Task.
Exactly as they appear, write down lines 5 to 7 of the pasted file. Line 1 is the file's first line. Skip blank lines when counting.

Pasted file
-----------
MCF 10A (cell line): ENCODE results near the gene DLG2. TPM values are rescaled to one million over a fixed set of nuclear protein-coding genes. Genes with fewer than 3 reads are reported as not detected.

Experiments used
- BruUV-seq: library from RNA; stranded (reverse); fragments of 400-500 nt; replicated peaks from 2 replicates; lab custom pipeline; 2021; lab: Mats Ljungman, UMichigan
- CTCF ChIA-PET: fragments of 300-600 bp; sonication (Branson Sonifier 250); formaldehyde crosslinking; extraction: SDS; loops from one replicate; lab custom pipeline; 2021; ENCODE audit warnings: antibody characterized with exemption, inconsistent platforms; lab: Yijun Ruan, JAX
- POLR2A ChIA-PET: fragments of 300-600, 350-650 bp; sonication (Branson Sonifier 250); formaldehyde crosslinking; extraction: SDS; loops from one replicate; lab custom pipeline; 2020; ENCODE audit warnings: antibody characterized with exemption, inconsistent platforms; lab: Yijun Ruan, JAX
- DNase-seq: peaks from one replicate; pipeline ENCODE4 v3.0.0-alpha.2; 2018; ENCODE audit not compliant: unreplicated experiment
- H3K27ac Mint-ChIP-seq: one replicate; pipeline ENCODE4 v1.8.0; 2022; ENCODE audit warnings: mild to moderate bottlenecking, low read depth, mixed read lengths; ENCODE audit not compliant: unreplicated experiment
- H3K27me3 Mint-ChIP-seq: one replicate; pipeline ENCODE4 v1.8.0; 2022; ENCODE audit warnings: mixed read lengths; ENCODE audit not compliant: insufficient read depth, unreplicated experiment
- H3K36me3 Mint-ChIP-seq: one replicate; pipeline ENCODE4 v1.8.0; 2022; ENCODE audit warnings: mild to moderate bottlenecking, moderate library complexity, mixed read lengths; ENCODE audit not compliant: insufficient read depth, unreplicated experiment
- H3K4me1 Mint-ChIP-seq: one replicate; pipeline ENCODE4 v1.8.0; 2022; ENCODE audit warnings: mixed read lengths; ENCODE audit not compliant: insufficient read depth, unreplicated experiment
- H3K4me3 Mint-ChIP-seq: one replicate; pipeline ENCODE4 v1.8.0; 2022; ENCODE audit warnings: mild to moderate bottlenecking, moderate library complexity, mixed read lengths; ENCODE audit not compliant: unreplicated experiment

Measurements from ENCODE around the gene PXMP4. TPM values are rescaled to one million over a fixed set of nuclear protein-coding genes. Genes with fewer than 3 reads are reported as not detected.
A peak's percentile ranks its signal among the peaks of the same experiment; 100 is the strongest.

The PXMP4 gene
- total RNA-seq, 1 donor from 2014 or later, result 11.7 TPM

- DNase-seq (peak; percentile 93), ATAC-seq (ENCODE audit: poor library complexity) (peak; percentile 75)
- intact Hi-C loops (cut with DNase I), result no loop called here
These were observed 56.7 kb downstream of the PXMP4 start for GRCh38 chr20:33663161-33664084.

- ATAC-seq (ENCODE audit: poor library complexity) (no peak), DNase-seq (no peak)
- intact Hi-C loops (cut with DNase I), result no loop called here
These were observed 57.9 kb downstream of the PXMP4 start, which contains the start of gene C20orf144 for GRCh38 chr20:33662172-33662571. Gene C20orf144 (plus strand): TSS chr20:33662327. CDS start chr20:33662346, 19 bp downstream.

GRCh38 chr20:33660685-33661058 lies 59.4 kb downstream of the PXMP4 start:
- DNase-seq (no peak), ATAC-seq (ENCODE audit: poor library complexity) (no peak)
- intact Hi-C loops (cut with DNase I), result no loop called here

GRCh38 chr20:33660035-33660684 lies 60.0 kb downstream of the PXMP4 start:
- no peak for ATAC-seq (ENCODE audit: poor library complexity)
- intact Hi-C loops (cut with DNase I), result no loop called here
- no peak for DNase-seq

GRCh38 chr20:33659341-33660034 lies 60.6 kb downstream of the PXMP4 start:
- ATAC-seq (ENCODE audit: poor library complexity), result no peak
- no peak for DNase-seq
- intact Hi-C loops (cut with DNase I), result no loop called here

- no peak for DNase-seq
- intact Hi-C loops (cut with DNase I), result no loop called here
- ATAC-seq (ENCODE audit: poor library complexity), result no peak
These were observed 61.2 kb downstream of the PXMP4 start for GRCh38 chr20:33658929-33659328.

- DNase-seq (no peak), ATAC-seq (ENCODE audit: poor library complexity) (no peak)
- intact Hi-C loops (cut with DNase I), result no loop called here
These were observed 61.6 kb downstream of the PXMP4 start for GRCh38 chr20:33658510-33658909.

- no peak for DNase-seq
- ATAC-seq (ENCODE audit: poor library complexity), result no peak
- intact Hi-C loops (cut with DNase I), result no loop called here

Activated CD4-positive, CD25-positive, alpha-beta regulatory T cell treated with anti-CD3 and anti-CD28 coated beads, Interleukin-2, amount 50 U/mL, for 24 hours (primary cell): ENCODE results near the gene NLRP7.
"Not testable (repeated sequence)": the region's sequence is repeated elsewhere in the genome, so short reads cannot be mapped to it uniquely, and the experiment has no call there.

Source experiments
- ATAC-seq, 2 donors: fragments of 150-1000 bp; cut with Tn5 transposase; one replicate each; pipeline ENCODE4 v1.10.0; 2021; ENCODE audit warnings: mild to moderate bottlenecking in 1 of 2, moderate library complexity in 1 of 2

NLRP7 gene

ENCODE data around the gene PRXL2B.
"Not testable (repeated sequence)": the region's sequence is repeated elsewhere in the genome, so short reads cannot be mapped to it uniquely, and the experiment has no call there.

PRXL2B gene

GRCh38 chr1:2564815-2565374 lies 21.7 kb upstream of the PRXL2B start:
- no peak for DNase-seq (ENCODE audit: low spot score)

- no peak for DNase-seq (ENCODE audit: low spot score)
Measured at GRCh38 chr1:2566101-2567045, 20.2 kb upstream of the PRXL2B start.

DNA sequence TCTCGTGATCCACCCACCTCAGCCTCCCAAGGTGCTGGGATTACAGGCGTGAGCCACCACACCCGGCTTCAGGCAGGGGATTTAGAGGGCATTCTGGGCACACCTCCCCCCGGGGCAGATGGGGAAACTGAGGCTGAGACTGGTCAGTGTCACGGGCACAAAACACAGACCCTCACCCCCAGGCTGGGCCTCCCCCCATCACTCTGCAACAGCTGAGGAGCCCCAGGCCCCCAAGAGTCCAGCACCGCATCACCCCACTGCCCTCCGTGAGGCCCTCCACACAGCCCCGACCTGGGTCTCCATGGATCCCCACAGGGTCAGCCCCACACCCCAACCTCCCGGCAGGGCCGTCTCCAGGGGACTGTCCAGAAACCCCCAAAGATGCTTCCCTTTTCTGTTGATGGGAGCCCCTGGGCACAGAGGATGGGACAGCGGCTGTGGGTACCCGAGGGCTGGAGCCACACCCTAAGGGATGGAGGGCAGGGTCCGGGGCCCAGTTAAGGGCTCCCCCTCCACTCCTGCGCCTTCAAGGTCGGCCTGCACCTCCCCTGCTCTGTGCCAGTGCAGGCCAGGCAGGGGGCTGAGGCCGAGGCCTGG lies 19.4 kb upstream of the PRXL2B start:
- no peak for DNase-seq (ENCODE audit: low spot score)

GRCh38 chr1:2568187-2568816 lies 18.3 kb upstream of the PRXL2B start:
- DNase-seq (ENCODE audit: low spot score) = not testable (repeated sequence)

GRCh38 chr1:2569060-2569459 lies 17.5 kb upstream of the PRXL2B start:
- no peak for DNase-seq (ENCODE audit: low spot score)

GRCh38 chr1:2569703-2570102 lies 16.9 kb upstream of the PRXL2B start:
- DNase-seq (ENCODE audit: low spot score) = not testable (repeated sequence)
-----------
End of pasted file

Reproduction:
- POLR2A ChIA-PET: fragments of 300-600, 350-650 bp; sonication (Branson Sonifier 250); formaldehyde crosslinking; extraction: SDS; loops from one replicate; lab custom pipeline; 2020; ENCODE audit warnings: antibody characterized with exemption, inconsistent platforms; lab: Yijun Ruan, JAX
- DNase-seq: peaks from one replicate; pipeline ENCODE4 v3.0.0-alpha.2; 2018; ENCODE audit not compliant: unreplicated experiment
- H3K27ac Mint-ChIP-seq: one replicate; pipeline ENCODE4 v1.8.0; 2022; ENCODE audit warnings: mild to moderate bottlenecking, low read depth, mixed read lengths; ENCODE audit not compliant: unreplicated experiment